Monday, August 10

Camp Integrity in Kabul is run by U.S. contractor Academi, previously known as Blackwater UPDATED 2X

From Kate Clark's Aug 10 discussion at Afghan Analysts Network, it could be Camp Integrity isn't only run by a contractor -- the contractor subcontracted the guarding of the facility to an Afghan security firm! If true that would certainly explain the preponderance of Afghan guards (8) killed in the attack on the base:
Camp Integrity was set up in 2013 to provide a home for US and other Special Operations Forces. The American firm Academi – a re-named Blackwater, famous for killing 17 Iraqi civilians and injuring 20 in Baghdad in 2007 (five employees were later convicted in a US court) – had the contract to run the base and appears to have subcontracted the outer ring of security to an Afghan private security firm.
A spokesman for the NATO mission Resolute Support insisted the base was part of NATO’s ‘train, arm, assist’ mission and the special operations forces there were training their Afghan counterparts. She denied they were involved in the US’ separate counter-terrorism, combat mission Freedom’s Sentinel. However, a defence department press release later made clear the dead serviceman was on the United States’ combat mission.
I suppose the excuse would be, 'Oh we don't pay Academi to actually guard the base.  We pay them to train Afghans to guard. '  

This CNN report filed by Tal Kopan and Barbara Starr and last updated at 6:07 PM EDT, U.S. Military: Afghanistan base attack used IED to breach fence, is the most detailed description yet about the attack on Camp Integrity.  Note that it contradicts a statement to Reuters from special forces member at the camp that the firefight went on a "couple hours." (See Reuters report below.)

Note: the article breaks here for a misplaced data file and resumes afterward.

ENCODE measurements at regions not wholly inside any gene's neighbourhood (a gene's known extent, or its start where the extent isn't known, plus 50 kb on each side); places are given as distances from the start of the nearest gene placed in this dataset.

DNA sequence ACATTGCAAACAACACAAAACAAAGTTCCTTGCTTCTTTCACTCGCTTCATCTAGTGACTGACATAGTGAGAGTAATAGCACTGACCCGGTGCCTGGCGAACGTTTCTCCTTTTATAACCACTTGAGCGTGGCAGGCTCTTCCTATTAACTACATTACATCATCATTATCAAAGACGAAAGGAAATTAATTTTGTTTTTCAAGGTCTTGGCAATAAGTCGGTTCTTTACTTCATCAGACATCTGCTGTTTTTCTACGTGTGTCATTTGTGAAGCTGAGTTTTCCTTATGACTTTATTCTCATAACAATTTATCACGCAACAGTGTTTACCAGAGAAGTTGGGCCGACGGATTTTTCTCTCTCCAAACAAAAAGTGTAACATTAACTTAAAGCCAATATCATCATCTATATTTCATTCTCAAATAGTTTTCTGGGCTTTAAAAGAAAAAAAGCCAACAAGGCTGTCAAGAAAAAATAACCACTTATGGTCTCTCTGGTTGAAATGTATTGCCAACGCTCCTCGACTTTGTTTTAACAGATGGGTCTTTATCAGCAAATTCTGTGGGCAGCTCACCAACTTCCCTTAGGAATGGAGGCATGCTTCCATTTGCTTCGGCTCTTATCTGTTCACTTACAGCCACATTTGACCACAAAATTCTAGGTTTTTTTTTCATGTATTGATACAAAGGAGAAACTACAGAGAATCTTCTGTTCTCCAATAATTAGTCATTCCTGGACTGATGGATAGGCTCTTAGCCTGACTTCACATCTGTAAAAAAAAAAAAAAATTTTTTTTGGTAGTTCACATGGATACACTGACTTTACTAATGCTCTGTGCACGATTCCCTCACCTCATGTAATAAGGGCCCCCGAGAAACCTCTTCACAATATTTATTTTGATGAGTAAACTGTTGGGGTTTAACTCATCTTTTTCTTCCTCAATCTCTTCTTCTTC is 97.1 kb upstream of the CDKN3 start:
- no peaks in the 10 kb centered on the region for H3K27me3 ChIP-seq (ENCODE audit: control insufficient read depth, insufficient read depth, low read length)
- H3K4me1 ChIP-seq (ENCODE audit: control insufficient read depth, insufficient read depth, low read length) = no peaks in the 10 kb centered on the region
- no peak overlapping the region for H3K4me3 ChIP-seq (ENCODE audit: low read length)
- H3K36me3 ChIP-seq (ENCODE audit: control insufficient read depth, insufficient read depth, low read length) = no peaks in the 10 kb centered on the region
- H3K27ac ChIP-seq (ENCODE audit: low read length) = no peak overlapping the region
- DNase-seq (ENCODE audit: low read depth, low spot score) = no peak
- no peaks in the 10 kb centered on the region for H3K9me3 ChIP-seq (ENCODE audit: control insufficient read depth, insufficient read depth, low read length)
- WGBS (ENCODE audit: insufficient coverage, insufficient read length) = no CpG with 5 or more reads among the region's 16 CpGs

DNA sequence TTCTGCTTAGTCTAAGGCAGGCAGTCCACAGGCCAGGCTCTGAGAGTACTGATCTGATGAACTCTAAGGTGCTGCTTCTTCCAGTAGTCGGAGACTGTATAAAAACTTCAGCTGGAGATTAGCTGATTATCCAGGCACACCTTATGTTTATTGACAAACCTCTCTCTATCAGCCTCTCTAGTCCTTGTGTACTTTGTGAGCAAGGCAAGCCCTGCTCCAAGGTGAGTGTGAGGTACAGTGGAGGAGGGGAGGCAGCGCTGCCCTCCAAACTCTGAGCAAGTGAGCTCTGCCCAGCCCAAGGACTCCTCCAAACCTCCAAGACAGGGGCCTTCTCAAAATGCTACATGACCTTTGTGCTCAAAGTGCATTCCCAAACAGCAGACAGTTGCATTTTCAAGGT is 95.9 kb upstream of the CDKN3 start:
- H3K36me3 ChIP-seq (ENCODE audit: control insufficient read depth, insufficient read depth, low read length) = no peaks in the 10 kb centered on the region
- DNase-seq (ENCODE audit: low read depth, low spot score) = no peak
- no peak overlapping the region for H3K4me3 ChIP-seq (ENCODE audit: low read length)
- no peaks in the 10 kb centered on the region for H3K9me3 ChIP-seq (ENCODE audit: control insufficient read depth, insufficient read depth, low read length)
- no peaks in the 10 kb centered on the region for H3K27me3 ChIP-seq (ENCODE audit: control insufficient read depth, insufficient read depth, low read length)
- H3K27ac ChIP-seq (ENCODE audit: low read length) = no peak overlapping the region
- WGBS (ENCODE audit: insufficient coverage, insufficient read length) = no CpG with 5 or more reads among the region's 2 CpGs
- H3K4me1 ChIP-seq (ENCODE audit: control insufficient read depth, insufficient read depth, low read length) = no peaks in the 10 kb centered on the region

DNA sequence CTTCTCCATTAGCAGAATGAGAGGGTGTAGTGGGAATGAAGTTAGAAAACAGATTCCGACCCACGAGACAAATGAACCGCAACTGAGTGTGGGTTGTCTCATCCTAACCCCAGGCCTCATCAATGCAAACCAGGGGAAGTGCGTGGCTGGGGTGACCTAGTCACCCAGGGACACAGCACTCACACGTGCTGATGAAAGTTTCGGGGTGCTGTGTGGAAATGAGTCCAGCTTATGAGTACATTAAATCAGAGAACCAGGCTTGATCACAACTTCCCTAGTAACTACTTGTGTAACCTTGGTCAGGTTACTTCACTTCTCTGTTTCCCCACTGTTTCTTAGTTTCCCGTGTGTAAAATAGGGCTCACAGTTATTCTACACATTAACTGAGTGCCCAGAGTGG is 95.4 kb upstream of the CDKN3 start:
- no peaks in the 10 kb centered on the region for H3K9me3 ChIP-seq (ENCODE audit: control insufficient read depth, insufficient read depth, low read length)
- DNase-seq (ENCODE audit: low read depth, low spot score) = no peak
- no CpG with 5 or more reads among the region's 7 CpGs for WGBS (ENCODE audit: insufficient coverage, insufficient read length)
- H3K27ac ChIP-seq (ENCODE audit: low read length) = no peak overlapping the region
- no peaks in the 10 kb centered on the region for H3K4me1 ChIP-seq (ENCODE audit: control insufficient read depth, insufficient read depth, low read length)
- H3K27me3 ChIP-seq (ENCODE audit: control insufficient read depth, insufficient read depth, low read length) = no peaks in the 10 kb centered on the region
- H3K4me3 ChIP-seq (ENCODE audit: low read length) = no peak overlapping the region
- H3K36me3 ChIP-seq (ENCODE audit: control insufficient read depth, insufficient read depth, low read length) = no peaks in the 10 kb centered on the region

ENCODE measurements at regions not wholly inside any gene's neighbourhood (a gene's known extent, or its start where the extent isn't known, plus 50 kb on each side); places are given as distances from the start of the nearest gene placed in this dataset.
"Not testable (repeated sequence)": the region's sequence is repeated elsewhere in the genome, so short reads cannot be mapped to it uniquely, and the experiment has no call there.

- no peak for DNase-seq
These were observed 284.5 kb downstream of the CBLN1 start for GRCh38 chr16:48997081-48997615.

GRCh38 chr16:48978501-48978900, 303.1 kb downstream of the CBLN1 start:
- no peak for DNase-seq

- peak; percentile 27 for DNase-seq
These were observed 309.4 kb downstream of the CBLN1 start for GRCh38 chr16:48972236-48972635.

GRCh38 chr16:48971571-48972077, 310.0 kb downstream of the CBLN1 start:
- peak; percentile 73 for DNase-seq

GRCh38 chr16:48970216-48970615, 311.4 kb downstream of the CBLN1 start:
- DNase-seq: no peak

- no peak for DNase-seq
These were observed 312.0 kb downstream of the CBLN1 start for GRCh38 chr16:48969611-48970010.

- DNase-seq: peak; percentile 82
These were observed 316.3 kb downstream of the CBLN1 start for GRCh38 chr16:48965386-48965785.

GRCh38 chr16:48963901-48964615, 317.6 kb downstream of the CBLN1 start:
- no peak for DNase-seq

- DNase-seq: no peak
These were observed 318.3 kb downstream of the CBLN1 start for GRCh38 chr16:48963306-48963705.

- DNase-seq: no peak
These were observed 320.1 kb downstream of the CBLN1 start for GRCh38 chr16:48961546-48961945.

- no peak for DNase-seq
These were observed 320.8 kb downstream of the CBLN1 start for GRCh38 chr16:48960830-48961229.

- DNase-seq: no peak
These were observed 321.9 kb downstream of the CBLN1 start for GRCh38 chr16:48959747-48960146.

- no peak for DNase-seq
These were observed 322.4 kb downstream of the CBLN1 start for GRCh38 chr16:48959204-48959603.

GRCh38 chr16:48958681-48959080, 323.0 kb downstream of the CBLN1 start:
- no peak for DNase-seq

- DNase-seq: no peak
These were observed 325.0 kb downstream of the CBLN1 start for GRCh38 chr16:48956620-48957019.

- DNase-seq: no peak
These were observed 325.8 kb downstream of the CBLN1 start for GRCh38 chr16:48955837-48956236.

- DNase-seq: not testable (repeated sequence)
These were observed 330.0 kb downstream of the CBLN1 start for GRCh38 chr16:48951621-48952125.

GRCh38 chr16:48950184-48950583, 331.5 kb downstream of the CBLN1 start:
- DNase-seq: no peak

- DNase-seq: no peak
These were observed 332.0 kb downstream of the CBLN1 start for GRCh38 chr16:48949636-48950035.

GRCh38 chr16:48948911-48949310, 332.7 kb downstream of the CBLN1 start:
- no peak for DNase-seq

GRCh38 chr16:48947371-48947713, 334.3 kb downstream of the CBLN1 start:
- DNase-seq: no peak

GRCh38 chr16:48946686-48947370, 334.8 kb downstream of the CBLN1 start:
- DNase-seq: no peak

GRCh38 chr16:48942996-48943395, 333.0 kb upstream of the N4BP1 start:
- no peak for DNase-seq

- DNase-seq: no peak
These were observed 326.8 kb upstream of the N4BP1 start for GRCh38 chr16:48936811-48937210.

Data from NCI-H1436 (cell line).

Thanks for letting us know, Reuters, because all the other news organizations didn't.  The tidbit was at the bottom of a Reuters report, Attacks on army, police and U.S. special forces kill 50 in Kabul filed Monday, August 10 at 12:08 AM IST by Mirwais Harooni and Jessica Donati in Kabul.

The report was to summarize the wave of terrorist attacks that occurred in Kabul on Friday, one of which was directed at Camp Integrity, which was described in other reports as a NATO base or a U.S. Special Forces Operations base or (in the Reuters report) as a "special forces base." 

It's special, all right, if the American Green Beret who was killed during the firefight at Camp Integrity was serving under the direction of a contractor.  A question would be the extent to which NATO's Operation Resolute Support is resolutely supported by contractors. In February Tom Shorrock (author, Spies for Hire: The Secret World of Intelligence Outsourcing) took a stab at getting an answer for The Nation in his report, The Afghanistan War Is Still Raging -- But This Time It’s Being Waged by Contractors

If you're a little confused about the answer, you might take comfort in learning from the report that the U.S. Congress is also confused.  And all of it begs the question of just what exactly Resolute Support is doing in Afghanistan and why U.S. troops in a war zone should be taking orders from a contractor if that's indeed what is happening. If not -- well then who's actually in charge at Camp Integrity?